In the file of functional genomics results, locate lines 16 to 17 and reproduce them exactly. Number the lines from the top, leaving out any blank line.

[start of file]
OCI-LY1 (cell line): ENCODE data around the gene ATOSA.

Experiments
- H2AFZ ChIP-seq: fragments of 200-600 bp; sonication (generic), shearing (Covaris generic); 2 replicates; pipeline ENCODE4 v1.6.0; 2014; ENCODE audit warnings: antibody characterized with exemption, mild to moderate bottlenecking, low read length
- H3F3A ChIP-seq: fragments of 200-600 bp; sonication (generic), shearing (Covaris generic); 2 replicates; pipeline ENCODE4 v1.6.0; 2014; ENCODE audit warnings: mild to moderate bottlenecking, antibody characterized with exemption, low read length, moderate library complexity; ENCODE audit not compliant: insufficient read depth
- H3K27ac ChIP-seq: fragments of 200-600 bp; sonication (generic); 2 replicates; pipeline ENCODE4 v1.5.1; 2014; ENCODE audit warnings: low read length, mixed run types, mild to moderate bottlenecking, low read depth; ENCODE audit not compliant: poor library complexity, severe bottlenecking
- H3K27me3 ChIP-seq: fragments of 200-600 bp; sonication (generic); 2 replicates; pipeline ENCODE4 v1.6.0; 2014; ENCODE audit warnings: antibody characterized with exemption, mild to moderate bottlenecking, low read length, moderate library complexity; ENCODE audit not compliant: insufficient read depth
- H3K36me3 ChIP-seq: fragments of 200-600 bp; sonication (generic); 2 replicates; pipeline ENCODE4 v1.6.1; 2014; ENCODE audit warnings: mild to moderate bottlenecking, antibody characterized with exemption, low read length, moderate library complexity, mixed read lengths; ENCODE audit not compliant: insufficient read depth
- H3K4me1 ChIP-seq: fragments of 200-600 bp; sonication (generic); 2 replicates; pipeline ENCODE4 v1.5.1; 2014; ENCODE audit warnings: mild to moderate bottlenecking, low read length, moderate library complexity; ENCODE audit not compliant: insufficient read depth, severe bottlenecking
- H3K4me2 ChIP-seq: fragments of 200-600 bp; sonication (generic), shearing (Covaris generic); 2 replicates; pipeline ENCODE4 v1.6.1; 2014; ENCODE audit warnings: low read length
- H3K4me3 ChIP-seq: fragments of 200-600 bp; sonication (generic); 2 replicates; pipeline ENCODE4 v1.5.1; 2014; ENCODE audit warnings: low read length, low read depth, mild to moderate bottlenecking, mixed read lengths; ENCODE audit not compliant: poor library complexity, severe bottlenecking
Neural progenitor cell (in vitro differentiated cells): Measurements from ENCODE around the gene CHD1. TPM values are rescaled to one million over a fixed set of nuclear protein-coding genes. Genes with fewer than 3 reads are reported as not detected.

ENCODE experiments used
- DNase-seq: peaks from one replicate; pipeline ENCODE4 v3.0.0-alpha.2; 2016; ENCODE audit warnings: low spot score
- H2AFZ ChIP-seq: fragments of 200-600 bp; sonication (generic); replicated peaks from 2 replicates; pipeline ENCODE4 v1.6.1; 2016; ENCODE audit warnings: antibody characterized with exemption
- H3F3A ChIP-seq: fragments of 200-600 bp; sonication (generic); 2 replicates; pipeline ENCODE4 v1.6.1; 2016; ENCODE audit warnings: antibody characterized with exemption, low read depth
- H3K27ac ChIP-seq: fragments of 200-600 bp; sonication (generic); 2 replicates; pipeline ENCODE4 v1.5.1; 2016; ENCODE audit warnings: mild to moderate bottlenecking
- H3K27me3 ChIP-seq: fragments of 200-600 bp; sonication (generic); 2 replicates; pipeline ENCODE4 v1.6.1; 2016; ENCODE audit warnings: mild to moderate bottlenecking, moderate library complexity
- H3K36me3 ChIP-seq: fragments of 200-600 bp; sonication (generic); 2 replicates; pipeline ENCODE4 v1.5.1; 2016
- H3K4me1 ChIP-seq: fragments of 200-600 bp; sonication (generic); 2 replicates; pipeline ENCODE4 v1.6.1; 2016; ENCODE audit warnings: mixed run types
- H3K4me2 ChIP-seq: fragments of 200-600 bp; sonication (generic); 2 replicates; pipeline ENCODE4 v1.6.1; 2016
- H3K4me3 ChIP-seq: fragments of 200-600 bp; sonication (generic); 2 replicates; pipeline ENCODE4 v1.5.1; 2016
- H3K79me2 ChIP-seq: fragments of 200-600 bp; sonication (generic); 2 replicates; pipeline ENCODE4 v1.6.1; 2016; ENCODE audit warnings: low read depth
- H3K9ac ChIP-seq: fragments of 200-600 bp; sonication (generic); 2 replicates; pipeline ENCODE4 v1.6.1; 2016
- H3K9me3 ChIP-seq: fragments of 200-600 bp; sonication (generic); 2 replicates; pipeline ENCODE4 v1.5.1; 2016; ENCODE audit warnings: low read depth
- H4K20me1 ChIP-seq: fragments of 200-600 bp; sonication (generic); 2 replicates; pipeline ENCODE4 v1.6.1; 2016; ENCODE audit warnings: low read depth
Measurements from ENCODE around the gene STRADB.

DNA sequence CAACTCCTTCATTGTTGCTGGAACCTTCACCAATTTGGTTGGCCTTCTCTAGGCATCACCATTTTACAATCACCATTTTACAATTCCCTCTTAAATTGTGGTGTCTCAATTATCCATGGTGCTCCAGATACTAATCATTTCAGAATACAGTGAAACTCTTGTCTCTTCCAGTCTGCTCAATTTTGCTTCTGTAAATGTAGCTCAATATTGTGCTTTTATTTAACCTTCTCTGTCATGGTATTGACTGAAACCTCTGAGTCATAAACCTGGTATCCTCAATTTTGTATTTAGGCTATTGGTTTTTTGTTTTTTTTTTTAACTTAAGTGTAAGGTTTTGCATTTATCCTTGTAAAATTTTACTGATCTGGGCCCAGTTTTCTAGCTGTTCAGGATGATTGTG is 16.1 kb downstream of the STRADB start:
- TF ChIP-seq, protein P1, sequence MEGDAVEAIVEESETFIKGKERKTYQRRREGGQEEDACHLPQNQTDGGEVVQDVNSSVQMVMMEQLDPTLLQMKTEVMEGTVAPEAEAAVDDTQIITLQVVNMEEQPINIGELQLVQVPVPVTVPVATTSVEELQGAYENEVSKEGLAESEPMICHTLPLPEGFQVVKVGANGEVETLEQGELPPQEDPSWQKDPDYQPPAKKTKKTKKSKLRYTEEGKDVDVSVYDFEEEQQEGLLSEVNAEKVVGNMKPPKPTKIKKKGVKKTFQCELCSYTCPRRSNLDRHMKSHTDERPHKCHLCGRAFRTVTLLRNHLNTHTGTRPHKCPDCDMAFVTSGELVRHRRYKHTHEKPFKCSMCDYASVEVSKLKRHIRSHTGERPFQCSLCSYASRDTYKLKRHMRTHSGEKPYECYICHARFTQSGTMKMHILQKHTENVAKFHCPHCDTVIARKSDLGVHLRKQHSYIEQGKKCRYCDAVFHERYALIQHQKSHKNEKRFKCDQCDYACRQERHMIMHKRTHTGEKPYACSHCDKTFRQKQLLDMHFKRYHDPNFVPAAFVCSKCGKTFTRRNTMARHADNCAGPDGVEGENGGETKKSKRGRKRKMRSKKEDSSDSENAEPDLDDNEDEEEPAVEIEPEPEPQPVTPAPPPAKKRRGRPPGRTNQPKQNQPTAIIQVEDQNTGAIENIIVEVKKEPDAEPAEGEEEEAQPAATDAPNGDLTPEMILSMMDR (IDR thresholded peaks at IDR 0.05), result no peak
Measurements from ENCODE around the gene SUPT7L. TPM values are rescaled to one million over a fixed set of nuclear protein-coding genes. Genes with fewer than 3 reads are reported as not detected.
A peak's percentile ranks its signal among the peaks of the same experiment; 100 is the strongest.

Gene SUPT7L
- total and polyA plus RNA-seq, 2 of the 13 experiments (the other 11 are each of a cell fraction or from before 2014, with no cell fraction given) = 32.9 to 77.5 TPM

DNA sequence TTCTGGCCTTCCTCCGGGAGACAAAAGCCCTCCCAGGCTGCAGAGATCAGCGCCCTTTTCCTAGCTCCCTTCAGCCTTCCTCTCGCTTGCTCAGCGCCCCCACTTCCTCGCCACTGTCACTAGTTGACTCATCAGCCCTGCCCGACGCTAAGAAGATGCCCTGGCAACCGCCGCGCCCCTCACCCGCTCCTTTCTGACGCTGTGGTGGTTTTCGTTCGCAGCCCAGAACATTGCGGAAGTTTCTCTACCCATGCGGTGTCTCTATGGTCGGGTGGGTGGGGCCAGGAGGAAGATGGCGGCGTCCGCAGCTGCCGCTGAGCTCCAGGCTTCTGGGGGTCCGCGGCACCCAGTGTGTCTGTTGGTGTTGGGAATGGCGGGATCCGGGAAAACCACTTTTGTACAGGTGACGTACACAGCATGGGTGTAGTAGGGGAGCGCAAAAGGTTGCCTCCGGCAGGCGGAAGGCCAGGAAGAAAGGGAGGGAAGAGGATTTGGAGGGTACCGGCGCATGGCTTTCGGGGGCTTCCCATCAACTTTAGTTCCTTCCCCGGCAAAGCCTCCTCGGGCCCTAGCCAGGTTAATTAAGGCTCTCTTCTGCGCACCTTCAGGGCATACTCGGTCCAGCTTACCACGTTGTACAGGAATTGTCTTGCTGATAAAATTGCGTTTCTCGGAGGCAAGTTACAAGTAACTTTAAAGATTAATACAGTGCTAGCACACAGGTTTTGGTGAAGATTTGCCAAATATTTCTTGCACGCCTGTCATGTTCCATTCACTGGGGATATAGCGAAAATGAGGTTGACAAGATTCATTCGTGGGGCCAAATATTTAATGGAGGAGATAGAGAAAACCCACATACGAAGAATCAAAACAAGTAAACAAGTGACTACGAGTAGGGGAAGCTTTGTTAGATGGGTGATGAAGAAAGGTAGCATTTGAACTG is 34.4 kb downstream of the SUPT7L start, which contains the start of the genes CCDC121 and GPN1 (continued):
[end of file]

- H3K27ac ChIP-seq: fragments of 200-600 bp; sonication (generic); 2 replicates; pipeline ENCODE4 v1.5.1; 2016; ENCODE audit warnings: mild to moderate bottlenecking
- H3K27me3 ChIP-seq: fragments of 200-600 bp; sonication (generic); 2 replicates; pipeline ENCODE4 v1.6.1; 2016; ENCODE audit warnings: mild to moderate bottlenecking, moderate library complexity